Steve Wynn Could Soon Be Banned From Wynn Resorts Casinos, CEO Matt Maddox Found Suitable in Nevada
Posted on: April 11, 2019, 10:09h.
Last updated on: April 11, 2019, 10:09h.
Should Steve Wynn try and step foot on a property owned by the casino empire he founded 17 years ago, he might be quickly escorted off the premises by security personnel.
Wynn Resorts tells the Massachusetts Gaming Commission (MGC) it’s willing to ban its billionaire founder and former CEO from accessing its properties in Nevada, China’s Macau, and its forthcoming $2.6 billion Encore Boston Harbor integrated casino resort. It’s part of the company’s pitch to try and convince state gaming regulators that it is a new era at Wynn Resorts following the disassociation with its disgraced visionary.
Mr. Wynn founded Wynn Resorts in 2002. The casino empire today has its two flagship properties on the Las Vegas Strip, and two in Macau. The company’s second IR in the world’s richest gambling hub – the $4.2 billion Wynn Palace – opened on the Cotai Strip in 2016.
Wynn Resorts employs more than 25,000 people and reported revenues of $6.72 billion last year. But Mr. Wynn, who resigned from the company in February 2018 and later sold off his entire stake in wake of numerous sexual misconduct allegations made against him, could soon be barred from the properties that bear his name.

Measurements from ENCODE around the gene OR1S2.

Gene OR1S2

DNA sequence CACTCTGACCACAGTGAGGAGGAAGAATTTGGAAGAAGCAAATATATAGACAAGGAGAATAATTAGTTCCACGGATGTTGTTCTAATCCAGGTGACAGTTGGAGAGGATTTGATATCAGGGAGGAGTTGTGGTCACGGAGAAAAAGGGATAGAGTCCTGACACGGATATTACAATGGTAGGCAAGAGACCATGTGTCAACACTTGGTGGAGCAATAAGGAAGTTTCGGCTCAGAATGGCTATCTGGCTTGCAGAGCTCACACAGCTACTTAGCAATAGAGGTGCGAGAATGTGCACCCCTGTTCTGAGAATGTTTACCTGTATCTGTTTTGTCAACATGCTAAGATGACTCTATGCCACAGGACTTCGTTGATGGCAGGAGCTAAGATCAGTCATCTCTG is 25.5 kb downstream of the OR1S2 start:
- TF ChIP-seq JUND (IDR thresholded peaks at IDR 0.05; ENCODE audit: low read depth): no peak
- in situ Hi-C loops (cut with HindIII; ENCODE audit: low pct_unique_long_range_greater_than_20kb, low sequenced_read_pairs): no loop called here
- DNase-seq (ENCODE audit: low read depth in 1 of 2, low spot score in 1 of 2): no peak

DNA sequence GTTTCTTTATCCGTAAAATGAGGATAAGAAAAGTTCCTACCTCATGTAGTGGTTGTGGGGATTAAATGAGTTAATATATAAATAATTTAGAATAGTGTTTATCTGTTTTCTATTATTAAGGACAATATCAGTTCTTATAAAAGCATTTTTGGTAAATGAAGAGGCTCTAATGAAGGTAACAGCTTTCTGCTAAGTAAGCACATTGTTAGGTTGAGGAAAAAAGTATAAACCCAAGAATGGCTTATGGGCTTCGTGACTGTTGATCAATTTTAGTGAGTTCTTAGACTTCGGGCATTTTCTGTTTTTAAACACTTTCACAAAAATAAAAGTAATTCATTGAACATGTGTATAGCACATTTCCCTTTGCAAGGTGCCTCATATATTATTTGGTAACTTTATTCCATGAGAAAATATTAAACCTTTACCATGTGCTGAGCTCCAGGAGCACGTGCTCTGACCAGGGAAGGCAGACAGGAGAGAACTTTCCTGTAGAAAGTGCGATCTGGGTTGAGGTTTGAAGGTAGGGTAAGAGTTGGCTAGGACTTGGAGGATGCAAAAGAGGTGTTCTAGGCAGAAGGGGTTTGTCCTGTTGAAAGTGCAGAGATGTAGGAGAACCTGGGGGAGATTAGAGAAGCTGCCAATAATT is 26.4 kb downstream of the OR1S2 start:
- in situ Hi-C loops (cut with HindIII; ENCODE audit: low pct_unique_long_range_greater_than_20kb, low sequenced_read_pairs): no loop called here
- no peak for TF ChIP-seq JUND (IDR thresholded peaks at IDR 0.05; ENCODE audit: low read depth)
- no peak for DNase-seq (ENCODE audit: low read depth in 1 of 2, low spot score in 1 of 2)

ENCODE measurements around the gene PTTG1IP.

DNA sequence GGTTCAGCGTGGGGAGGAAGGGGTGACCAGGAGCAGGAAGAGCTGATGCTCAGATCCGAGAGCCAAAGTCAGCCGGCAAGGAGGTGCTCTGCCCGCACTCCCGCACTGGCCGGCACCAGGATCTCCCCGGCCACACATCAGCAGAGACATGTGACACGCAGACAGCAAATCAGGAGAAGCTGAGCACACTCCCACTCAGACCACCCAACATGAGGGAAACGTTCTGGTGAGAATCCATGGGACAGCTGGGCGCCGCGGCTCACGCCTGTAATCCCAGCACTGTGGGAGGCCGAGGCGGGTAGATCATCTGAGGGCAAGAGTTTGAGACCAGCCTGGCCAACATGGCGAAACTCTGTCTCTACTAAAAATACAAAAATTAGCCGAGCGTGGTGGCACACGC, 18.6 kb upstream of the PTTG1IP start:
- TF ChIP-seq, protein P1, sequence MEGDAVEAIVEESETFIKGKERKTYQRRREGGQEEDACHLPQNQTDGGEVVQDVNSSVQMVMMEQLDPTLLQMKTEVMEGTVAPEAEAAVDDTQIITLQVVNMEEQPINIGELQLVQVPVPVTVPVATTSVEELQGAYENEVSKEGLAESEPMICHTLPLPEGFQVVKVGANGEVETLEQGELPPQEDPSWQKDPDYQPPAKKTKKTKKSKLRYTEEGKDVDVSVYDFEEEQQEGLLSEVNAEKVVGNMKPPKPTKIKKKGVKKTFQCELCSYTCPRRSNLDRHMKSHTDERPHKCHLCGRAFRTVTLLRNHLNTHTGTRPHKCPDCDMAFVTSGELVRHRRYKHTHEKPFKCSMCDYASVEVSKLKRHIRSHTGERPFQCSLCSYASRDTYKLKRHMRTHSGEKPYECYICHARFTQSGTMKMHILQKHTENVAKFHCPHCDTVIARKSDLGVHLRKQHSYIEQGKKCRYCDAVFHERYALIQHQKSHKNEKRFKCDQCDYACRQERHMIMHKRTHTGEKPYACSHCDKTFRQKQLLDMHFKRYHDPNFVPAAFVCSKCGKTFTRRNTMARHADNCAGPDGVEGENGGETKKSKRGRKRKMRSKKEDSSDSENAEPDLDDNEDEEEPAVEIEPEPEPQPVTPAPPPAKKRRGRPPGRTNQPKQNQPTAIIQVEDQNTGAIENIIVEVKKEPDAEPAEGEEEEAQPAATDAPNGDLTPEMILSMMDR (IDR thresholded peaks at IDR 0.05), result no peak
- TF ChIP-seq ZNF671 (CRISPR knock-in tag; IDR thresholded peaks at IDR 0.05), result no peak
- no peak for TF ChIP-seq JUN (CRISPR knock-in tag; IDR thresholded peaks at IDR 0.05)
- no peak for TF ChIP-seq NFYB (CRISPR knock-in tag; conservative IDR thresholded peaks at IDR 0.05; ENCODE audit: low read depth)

Wynn Resorts offering to prohibit Mr. Wynn from entering its casinos shows its commitment to separating from the billionaire.
CEO Matt Maddox, a Wynn protégé who has been with the company since its beginning, replaced his longtime boss in February. He told the MGC that last year that “Steve Wynn is not Wynn Resorts. This company is not about a man. It hasn’t been about a man for 18 years.”
During last week’s hearings to discuss the state’s investigative findings into whether Wynn Resorts purposely withheld knowledge of Mr. Wynn’s alleged wrongdoings during its 2013 bidding for the Boston casino license, Maddox said he was left in the dark regarding the sexual harassment and misconduct claims.
The five-member MGC will determine if Wynn Resorts remains suitable to retain ownership of its gaming license. Encore Boston Harbor is scheduled to open June 23.
Two recent op-eds published in The Boston Globe pressure the MGC to demand Maddox be forced out of Wynn Resorts in exchange for the company keeping its license.
The news outlet’s Deputy Managing Editor Larry Edelman said, “If he didn’t know anything, he should have, and his resignation would cement the company’s claim that it has cleaned house.” Maddox was president of Wynn Resorts before becoming its CEO.
In Nevada, however, the state’s Gaming Control Board told the company this week that the 42-year-old has been “found suitable as an officer of Wynn Resorts” and “remains in good standing with the Nevada Gaming Control Board.”
Bloomberg says the CEO received $17.1 million in total compensation during the 2018 fiscal year. Maddox told the MGC that his performance has been “quite strong,” and if the state were to ask character witnesses, they would say “Matt Maddox has been an extraordinary leader.”
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